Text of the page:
While his job is important to him, Sims doesn’t make where he works his whole identity. When he introduces himself, he talks about coming from his home community. Where he comes from inspires his research as well, spending time learning about the history of his territories, his language and genealogy as a means of self discovery. He’s had the chance to make maps of his home community based on homestead records and to explore the relationships and family trees of the people in the area. Throughout the isolation of the pandemic, he was inspired by his family history on the trapline, knowing if they could spend months in isolation so could he.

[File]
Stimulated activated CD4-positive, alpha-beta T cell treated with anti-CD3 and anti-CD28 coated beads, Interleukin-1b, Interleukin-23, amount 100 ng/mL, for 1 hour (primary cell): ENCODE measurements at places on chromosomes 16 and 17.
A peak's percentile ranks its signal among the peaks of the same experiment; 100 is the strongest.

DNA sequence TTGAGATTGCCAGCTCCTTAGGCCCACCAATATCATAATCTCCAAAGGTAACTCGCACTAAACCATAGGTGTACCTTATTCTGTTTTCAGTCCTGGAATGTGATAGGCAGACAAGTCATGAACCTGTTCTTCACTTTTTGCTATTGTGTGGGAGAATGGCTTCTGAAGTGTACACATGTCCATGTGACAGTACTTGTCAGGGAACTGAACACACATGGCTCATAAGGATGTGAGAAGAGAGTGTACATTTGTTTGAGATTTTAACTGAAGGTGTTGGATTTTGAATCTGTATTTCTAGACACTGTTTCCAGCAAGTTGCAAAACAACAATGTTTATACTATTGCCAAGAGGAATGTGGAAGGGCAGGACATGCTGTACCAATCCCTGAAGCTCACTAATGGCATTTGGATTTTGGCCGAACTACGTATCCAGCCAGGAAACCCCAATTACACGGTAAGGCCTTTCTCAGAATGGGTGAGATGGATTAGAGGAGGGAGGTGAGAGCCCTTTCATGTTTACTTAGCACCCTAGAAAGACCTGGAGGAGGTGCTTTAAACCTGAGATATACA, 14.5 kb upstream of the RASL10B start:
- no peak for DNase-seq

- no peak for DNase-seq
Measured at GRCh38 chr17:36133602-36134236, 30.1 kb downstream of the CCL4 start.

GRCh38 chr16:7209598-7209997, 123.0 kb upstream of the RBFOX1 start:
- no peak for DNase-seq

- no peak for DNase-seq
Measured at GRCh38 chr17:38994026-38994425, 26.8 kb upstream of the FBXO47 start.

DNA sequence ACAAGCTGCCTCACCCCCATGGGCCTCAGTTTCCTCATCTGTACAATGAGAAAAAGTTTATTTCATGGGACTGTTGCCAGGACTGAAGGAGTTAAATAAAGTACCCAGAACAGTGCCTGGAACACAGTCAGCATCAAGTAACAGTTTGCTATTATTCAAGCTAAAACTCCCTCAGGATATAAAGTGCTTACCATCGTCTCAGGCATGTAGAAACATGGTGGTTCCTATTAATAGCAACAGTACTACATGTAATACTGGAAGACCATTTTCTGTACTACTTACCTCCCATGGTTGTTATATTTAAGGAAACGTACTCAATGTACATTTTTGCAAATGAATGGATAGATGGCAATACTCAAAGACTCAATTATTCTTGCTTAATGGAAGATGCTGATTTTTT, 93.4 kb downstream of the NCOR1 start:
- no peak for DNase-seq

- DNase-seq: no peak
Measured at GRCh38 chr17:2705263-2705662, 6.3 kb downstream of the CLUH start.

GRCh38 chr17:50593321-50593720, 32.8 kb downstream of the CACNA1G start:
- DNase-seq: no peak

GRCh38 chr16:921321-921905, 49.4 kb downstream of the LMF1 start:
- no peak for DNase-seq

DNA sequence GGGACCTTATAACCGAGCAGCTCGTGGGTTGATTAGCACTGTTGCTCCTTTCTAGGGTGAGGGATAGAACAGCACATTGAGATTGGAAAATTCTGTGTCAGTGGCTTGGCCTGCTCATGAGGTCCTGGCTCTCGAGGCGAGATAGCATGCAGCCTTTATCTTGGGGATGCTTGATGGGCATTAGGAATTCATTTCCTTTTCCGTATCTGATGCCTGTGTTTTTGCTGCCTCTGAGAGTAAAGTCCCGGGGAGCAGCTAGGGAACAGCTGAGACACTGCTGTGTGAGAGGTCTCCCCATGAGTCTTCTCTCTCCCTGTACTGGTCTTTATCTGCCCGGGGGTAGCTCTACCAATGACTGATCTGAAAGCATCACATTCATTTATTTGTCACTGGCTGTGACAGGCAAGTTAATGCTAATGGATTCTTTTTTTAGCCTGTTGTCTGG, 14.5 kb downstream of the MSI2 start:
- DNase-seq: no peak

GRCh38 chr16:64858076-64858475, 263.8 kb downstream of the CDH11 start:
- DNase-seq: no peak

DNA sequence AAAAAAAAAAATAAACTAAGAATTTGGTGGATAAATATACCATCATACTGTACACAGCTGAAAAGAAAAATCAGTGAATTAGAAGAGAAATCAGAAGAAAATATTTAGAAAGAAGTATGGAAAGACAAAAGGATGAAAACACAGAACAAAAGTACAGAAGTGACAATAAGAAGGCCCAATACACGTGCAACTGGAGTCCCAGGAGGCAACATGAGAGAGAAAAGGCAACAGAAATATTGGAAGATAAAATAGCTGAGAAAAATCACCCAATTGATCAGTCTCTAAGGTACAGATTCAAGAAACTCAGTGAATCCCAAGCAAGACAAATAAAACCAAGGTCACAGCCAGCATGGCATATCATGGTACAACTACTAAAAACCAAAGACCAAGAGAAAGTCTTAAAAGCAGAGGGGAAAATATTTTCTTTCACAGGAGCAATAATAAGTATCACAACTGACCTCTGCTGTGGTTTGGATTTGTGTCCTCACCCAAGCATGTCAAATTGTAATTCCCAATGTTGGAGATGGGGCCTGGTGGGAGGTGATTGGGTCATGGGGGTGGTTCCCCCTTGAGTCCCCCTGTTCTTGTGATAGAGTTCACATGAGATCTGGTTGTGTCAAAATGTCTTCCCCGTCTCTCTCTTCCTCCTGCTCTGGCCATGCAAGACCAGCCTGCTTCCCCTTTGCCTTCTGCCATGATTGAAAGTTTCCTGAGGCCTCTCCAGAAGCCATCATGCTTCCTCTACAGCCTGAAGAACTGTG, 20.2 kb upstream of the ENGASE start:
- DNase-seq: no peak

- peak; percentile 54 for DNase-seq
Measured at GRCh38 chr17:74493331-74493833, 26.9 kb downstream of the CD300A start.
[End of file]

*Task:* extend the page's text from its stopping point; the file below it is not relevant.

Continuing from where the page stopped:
He had to leave home to find his career but now that he’s found it, Daniel Sims gets to share the history of his home community with his students as part of his job as an Assistant Professor at the University of Northern British Columbia. Engaging in self-study and academic instruction, his journey has come full circle and to the front of the classroom. Things didn’t always go the way he planned, but he and his students are richer for the adversity he faced and the lessons he’s learned along the way.

Thanks to Alison Tedford Seaweed for authoring this article.

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  • Career
  • Identity
    First Nations
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  • Province/Territory
    British Columbia
  • Date
    March 28, 2024